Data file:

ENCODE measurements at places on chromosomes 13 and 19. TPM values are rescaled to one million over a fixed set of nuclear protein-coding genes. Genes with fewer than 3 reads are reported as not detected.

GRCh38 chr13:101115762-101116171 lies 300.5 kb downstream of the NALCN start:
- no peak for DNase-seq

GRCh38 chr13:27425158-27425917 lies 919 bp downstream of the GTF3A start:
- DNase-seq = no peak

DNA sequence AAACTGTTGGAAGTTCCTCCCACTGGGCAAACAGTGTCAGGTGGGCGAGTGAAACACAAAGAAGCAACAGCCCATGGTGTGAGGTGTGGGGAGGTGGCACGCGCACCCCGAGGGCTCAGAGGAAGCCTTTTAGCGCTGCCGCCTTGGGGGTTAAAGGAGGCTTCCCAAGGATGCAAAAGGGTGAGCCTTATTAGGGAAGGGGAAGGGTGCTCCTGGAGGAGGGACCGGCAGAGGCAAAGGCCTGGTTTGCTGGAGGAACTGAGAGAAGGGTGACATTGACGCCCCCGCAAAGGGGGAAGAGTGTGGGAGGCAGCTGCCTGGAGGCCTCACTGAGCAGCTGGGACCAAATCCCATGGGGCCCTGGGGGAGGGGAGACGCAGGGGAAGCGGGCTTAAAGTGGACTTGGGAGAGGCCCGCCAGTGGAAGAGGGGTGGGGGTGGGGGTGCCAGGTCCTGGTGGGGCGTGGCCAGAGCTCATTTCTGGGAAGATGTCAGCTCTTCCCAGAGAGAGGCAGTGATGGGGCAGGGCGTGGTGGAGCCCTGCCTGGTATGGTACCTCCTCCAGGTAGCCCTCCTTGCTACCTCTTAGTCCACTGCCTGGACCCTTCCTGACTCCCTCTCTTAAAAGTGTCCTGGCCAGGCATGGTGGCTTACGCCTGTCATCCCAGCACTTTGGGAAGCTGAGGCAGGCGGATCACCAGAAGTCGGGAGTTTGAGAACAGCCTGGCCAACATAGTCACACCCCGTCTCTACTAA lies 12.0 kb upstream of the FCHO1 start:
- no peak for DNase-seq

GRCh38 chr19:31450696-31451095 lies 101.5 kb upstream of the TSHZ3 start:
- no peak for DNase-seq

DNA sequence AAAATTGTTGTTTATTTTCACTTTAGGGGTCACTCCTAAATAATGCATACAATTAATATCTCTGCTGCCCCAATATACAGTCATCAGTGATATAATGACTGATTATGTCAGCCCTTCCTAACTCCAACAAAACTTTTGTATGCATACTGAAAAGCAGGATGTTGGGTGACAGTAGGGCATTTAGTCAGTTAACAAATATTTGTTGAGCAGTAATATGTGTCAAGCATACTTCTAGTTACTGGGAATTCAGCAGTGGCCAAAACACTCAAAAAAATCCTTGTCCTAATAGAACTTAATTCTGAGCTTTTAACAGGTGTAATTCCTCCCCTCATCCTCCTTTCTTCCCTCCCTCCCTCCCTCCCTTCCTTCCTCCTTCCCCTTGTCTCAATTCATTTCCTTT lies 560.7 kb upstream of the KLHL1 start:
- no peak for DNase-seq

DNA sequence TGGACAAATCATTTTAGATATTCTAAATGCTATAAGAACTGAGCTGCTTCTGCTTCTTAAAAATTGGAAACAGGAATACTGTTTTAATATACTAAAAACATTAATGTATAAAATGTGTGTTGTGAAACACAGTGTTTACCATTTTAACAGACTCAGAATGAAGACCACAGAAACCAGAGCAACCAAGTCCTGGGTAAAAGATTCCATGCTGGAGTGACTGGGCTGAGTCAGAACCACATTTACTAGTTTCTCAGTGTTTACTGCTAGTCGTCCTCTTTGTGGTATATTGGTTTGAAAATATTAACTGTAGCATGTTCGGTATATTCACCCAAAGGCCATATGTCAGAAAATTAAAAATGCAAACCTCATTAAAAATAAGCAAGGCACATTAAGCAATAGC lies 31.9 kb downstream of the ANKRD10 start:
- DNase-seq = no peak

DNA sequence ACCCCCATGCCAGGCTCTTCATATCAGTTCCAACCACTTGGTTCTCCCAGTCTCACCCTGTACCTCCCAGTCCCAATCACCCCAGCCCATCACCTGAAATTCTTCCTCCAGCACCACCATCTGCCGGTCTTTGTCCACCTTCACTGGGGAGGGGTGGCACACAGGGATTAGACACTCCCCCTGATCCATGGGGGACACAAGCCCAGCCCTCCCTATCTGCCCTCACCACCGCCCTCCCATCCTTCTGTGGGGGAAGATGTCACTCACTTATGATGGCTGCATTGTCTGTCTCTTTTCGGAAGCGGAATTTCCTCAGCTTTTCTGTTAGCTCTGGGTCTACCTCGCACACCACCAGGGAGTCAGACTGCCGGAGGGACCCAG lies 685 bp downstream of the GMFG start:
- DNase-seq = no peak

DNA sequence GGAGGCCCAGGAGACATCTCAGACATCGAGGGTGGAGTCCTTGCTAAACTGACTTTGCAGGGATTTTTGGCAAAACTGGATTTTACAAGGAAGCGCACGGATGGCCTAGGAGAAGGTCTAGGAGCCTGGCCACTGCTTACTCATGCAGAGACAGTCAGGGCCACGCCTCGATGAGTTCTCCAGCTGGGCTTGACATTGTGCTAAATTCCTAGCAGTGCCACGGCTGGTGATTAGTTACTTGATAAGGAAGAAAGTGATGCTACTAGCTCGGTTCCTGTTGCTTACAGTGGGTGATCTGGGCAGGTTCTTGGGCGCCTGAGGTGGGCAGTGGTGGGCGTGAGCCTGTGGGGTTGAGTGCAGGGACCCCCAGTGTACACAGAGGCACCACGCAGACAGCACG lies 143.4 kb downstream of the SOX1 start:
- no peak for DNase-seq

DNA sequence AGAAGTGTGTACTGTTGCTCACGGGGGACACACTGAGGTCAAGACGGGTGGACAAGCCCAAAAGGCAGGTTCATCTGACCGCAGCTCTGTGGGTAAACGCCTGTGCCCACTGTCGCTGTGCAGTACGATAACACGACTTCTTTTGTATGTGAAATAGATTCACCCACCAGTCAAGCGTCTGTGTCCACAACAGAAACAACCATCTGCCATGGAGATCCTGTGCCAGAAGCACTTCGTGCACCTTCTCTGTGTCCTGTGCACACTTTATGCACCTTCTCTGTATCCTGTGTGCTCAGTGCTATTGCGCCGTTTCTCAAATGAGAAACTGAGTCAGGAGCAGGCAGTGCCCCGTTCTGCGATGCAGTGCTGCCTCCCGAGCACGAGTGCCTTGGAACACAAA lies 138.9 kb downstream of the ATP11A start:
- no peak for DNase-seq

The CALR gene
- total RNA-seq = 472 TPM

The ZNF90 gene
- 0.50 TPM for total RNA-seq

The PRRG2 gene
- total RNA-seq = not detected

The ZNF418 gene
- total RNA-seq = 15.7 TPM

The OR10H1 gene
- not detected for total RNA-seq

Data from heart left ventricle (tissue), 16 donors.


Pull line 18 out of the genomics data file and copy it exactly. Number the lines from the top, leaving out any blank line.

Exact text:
DNA sequence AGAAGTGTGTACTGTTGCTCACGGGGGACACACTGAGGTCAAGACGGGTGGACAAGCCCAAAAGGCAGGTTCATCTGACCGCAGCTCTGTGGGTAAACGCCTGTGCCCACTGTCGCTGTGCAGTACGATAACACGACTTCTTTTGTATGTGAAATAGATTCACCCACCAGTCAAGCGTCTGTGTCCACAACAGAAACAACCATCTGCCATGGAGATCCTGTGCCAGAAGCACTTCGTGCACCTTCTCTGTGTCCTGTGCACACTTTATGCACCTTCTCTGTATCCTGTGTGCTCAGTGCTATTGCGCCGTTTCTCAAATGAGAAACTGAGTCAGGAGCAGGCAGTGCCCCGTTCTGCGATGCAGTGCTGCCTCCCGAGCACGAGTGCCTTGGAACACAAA lies 138.9 kb downstream of the ATP11A start: